By Retired Lt. Gen. Robert Gard Jr. and retired Brig. Gen. John Johns
Jan. 15, 2014, 4 a.m.
The wars in Afghanistan and Iraq have cost more than $1.5 trillion in borrowed money — about 10 percent of the national debt. With the end of combat operations in Afghanistan in 2014, the nation is positioned to curtail military expenditures significantly, just as we have done following every other war since World War II.
Despite a sharply divided Congress, the national security of the United States must not be a victim of partisan politics. Congress will attempt to pass spending bills before the Wednesday deadline. While these bills are debated, Congress must seriously consider the optimum investment of scarce American tax dollars. As America and our allies face the security threats of the 21st century, we need to ensure that spending for defense programs meets today’s security needs, not 20th-century protocols or special interests.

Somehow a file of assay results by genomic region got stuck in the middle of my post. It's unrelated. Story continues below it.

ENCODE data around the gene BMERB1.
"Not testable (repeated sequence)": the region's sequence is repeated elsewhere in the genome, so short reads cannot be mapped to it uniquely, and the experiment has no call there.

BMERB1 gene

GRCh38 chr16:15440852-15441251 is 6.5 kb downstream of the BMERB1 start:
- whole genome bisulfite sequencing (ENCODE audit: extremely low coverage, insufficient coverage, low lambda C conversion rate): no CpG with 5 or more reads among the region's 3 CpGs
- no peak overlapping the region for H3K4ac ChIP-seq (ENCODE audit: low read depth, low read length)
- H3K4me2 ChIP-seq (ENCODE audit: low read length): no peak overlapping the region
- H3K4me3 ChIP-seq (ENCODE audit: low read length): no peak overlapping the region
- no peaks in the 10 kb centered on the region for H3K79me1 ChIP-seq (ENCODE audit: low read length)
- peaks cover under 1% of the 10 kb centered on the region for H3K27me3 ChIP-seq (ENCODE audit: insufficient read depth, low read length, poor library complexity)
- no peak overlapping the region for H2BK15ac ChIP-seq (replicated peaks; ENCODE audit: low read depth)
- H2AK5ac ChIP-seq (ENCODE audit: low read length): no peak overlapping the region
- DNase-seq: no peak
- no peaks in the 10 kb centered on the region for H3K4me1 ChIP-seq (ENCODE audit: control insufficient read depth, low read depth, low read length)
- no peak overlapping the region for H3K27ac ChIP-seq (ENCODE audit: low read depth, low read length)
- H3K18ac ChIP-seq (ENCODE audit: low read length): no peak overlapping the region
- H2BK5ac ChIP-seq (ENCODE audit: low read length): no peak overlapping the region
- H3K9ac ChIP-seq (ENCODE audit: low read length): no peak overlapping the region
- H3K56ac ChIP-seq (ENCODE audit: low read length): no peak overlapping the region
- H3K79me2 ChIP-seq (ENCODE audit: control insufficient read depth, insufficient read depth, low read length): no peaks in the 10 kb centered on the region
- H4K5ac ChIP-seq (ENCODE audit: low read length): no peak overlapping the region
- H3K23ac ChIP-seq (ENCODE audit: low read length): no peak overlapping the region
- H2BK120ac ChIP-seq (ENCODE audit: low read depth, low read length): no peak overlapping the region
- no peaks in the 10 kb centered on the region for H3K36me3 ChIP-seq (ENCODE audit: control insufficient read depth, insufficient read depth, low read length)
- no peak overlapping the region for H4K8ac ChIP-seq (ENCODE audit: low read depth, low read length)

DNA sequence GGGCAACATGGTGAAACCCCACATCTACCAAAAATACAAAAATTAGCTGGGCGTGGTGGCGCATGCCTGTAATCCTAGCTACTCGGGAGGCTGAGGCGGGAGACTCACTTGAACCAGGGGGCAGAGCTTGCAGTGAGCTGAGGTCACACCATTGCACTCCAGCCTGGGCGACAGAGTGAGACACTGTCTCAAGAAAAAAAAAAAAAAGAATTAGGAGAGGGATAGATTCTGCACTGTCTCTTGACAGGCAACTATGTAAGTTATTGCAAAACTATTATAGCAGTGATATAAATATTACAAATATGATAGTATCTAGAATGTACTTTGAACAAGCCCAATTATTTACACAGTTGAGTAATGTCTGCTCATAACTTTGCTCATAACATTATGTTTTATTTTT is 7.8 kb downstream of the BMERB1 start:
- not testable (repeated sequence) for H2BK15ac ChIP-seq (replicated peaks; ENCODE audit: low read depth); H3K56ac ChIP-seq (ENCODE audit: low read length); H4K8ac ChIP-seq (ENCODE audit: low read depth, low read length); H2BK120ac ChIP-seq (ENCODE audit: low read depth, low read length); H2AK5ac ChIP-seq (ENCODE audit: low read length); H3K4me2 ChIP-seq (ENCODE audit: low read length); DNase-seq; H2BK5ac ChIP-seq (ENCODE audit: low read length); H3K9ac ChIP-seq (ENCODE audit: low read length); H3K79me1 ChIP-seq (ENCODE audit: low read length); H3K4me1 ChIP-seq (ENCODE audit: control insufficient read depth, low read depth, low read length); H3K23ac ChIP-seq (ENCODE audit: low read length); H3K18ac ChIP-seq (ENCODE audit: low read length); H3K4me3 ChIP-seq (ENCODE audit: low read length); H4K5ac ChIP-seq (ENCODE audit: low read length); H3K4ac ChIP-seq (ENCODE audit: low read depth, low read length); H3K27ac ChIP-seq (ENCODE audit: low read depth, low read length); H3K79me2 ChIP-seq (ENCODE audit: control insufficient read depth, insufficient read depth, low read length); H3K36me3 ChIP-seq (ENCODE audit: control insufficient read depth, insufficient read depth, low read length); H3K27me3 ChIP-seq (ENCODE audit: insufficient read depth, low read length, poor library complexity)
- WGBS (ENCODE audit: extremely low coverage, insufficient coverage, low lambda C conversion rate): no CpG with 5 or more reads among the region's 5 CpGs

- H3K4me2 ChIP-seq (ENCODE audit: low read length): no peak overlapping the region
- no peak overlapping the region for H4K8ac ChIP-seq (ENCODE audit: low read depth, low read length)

Retired Lt. Gen. Robert Gard Jr. is chairman of the Center for Arms Control and Non-Proliferation and former president of National Defense University. Retired Brig. Gen. John Johns is a member of Council for a Livable World’s board of directors and professor emeritus of the National Defense University, where he taught National Security Strategy and National Military Strategy for 14 years.
Terri Henderson, 6, center, whose mother is El Salvador, attends a rally with members of Congress at Union Station's Columbus Circle to announce the Restore Opportunity, Strengthen, and Improve the Economy (ROSIE) Act on July 29, 2014. The legislation provides incentives for government contractors to pay a living wage and other benefits that would help low-income workers.